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By David Pickle
A program that built community enthusiasm around a nationally televised Fairmont State football game was announced Thursday as the 2010-11 winner of the Division II Community-Engagement Award of Excellence.
Fairmont State Athletics Director Rusty Elliott accepted the honor during the 2011 Division II Community-Engagement Workshop in Indianapolis.
“You’d be surprised,” Elliott told about 100 workshop attendees. “Once you get them on your campus, people say, ‘Hey, you’re not that bad!’ ”
Actually, the fans discovered that the Falcons were much more than “not bad.” The team put up a fight against highly ranked West Liberty State before losing, 43-23, and fans also discovered that the Falcons were exceptional neighbors.
The engagement was called “Put Your Best Fairmont Forward.” The nomination description said, “We wanted to show the nation that we are all about pride, community support and civic responsibility.”
Using the “Ideas that Work” section of the Division II website, organizers settled on a “Read and Feed” program in which fans attending the game would donate books and canned goods. Student-athletes themselves distributed the proceeds to the community at a later date. The Fairmont State SAAC executed that section of the engagement.
A larger goal was to elevate awareness about Fairmont itself.
“We wanted to emphasize that it was not just about Fairmont State,” said the nomination statement, “it was also about the city of Fairmont − it was our chance for the country to peek in and see our community.”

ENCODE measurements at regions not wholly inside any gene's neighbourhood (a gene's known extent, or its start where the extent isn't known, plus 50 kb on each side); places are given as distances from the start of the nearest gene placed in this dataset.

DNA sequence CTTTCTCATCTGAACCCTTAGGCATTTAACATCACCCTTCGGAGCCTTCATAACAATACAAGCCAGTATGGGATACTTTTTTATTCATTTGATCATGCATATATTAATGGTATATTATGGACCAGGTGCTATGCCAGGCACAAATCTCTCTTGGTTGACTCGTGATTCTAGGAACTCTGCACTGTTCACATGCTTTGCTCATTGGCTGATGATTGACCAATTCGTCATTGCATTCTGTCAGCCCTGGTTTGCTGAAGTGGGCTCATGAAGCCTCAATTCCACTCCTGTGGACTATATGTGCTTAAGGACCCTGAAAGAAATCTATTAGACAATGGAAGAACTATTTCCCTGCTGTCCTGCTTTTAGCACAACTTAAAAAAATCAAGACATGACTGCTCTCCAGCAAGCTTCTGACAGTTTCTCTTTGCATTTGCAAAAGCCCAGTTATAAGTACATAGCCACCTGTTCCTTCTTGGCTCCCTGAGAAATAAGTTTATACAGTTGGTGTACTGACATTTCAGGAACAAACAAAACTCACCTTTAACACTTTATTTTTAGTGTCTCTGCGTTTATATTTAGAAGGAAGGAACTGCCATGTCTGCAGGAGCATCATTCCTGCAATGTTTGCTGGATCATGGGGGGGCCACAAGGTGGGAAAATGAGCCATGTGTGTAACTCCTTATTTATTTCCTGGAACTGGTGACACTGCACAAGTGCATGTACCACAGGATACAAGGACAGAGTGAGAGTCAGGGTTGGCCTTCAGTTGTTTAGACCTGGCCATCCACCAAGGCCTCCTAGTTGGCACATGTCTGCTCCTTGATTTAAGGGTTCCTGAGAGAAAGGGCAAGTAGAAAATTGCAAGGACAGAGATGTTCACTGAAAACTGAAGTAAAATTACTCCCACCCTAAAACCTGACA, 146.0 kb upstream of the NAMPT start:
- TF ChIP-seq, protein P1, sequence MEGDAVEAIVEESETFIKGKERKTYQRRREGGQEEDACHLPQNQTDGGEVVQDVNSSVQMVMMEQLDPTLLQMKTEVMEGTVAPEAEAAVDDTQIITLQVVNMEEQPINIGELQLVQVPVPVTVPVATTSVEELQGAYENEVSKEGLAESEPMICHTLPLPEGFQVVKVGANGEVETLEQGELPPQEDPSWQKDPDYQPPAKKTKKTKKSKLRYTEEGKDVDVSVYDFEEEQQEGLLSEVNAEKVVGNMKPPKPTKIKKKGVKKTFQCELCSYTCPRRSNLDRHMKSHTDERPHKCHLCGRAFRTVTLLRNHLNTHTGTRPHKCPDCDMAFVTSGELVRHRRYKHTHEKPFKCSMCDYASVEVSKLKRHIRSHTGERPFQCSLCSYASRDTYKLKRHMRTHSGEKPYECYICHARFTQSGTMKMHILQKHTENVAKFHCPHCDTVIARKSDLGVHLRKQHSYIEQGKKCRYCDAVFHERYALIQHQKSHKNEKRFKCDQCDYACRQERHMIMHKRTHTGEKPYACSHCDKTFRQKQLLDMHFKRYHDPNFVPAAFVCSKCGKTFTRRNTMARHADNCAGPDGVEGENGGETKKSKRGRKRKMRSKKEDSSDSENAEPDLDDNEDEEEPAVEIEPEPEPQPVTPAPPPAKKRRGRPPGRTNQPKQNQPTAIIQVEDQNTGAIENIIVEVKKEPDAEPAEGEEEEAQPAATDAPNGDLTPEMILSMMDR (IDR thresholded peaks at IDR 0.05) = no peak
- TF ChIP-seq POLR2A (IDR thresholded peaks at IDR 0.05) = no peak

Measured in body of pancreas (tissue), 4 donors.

To increase attendance, the Fairmont State players went door to door throughout the community, visiting residences and businesses and asking citizens to attend the game.
To keep the event top-of-mind, with the help of Main Street Fairmont, the SAAC and Fairmont’s student government asked groups to decorate scarecrows that represented themselves (for example, a scarecrow dressed like a Falcon swimmer, another dressed in an apron to represent the culinary department, and so on). The scarecrows were placed throughout town, giving Fairmont State a visual presence in heavily trafficked areas in the weeks leading up to the game.
Finally, the planning allowed other entities to coordinate their events with the athletics department’s. For example, the Fairmont State Alumni Association hosted a social and student
government arranged for a band to play at a pregame tailgate party for students. Also, intramurals hosted pregame games and contests.
In addition to all of the social and familiarization benefits, the effort yielded one especially practical outcome: Attendance for the game was more than 5,000 – or more than double the attendance for a typical Fairmont State game.
“It was a rainy day, but people still showed up,” said Division II community-engagement consultant Rich Luker, who helped judge entries from across the country. “They wanted to see the guy who knocked on the door.”
Elliott said to expect more of the same in the future.
“Years from now,” he said, “if people see an elephant at one of our games, I don’t want them to be surprised because we want it to be a circus.”
In addition to a trophy, Fairmont State also was awarded $500.
For a listing of 2010-11 conference community-engagement winners, click here.